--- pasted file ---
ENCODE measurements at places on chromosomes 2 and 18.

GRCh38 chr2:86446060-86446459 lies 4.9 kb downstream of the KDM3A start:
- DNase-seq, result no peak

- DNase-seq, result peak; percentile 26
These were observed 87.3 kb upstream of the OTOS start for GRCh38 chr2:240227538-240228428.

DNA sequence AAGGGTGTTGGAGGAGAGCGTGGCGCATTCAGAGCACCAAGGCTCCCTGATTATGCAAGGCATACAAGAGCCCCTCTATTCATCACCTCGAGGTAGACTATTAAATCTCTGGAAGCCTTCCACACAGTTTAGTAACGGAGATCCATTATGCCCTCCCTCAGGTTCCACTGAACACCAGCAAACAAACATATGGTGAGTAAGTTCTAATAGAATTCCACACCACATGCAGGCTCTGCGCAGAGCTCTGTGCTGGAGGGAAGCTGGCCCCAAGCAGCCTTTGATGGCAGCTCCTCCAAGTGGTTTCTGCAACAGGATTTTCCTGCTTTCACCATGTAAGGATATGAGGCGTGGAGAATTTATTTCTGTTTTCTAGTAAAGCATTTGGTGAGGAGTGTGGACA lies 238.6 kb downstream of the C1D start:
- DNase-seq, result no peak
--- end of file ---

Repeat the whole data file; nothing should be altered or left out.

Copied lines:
ENCODE measurements at places on chromosomes 2 and 18.

GRCh38 chr2:86446060-86446459 lies 4.9 kb downstream of the KDM3A start:
- DNase-seq, result no peak

- DNase-seq, result peak; percentile 26
These were observed 87.3 kb upstream of the OTOS start for GRCh38 chr2:240227538-240228428.

DNA sequence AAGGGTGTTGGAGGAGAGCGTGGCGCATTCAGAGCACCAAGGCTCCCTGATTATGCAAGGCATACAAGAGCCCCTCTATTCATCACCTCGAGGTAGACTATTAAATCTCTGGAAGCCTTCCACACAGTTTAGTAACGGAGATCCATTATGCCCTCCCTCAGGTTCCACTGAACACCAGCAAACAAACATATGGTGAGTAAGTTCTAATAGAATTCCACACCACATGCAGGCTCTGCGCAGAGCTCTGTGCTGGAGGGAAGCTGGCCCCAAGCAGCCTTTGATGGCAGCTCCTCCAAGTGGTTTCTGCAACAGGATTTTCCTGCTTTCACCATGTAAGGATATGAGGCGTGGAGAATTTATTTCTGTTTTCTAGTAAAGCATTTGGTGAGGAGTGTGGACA lies 238.6 kb downstream of the C1D start:
- DNase-seq, result no peak